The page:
MASSENA — The newest part-time “student” at J.W. Leary Junior High School walks on four legs, has a furry body, loves people and likes to snuggle.
Her name is Luna, and she’s a therapy dog that’s being introduced to the school this year.
“She’s so good-natured and she loves people. She’s a celebrity here,” said Keri A. Zaza, a counselor at the school and Luna’s owner.
Superintendent Patrick H. Brady said Luna is the second therapy dog being used in the district. Reese was at the high school last year.
“I think there’s generally a greater interest in therapy dogs as we’ve seen the rise in more mental health issues, anxieties and conflicts among student bodies across the country,” Mr. Brady said.
Board of education members approved a request by J.W. Leary Junior High Principal Amanda J. Zullo and Mrs. Zaza to allow therapy dog training at the junior high during the 2021-22 school year.
“A couple of years ago we developed a policy for having a therapy dog at the high school as a pilot program,” Mr. Brady said. “One of our counselors there had a dog that had gone through training. We developed the policy with the criteria for certification. The dog, Reese, did very well when we had a student death at the junior high in comforting students.”
Luna, the yellow Labrador who is 1½ years old, has gone through the training agency that Mrs. Zaza works with, and now she is slowly being acclimated to the junior high environment, coming in for a couple periods at a time.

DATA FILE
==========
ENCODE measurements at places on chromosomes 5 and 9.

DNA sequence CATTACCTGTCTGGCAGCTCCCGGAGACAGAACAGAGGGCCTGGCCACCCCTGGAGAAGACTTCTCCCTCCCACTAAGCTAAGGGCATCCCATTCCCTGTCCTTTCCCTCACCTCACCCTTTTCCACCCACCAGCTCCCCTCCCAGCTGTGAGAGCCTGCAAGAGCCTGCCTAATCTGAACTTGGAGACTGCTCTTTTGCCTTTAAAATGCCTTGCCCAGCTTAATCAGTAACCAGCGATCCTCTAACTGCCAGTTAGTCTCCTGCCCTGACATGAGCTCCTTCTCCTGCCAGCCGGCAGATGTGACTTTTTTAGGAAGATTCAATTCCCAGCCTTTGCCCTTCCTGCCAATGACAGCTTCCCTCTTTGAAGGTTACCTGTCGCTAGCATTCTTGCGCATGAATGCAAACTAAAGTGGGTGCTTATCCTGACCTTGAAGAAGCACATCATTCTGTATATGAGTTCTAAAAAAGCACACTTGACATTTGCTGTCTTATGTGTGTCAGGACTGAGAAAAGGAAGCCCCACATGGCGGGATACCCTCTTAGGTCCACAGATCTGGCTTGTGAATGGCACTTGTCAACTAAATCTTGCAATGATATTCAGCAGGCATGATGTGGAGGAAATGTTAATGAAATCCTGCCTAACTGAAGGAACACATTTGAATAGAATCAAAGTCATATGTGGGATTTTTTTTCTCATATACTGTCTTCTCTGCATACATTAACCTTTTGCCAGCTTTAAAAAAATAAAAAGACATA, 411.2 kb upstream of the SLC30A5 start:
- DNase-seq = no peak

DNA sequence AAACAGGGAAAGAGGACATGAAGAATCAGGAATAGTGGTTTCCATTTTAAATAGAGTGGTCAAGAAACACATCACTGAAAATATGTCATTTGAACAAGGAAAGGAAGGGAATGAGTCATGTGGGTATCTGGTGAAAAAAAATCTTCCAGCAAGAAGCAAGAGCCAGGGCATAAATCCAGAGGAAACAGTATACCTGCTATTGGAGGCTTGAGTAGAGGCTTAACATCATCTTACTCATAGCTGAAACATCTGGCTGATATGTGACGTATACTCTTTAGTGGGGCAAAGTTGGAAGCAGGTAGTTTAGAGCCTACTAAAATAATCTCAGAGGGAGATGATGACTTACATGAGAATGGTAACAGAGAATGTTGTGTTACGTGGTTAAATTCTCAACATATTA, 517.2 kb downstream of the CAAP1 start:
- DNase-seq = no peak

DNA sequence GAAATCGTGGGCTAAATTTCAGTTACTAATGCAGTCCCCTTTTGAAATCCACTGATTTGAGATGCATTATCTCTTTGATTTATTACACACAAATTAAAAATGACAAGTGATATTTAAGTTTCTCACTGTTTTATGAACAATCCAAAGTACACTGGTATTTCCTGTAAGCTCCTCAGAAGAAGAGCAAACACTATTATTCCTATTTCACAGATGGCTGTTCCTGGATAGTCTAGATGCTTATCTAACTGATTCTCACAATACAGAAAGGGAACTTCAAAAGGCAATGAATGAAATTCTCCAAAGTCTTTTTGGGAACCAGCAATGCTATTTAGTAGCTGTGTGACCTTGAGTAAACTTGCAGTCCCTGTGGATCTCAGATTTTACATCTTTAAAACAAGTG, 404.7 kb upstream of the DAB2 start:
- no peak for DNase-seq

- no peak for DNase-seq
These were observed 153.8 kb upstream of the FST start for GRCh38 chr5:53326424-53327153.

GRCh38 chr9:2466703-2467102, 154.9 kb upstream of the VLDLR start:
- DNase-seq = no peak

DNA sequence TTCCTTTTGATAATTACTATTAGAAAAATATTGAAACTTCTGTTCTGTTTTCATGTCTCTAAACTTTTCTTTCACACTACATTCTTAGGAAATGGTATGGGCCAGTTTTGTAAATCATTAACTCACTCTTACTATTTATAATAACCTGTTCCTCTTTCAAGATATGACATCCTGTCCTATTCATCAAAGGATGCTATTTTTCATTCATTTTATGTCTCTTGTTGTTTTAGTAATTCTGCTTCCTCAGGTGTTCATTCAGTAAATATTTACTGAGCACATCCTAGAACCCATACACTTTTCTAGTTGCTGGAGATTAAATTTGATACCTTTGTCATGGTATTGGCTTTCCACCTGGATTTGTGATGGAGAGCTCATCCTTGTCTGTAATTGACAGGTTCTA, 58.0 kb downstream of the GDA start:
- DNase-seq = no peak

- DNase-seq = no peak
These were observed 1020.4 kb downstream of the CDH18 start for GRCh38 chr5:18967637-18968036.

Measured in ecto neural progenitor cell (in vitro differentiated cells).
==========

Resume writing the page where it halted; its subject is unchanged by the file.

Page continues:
She said Luna started out as a “COVID puppy” for the Zaza family. She said her two children, a sixth grader and fourth grader at the time, had difficulty when school doors closed because of COVID and learning was remote. Luna entered the picture over that summer.
“We got (Luna) right around the summer time and it was the turning point for my children, just to give them something to focus on, another thing to love and take of, and she very quickly became part of the family,” Mrs. Zaza said.
Luna’s personality came out during basic obedience class.
“She was smart and a really good listener. She didn’t so much care about the other dogs, but liked all the other people,” Mrs. Zaza said. “It was probably about three or four classes in that I thought about (using her as a therapy dog).”
Last summer, her husband tested how Luna would react amidst a large crowd.
“My husband works for a Boy Scout camp down in the Catskills. He was down there for six weeks and brought Luna with him to kind of break her in and see how she would do around hundreds of 12- to 18-year-old boys,” she said.
The boys loved Luna and she loved them, she said.
“She got voted as favorite camp staffer,” Mrs. Zaza said. “She learned a lot in just those six weeks. She wasn’t jumping on kids. She knew she had to be calm.”
She decided to see if Luna would be appropriate for the school and determine if she could handle it, or if she would be overwhelmed or overstimulated.
“Right now I’ve only been bringing her in for a couple of periods at a time. It’s been very gradual,” she said.
Luna has been introduced to the staff in the hallways and during Staff Development Day, and students are dropping by Mrs. Zaza’s office to see the yellow Lab.
“We’ll let her get pet,” she said.
And that’s what a therapy dog is really for — to cuddle at someone’s feet and reduce stress.
“It really is a matter of her being calm enough to just sit at someone’s feet and be pet. It requires a little bit more concentration and control,” Mrs. Zaza said.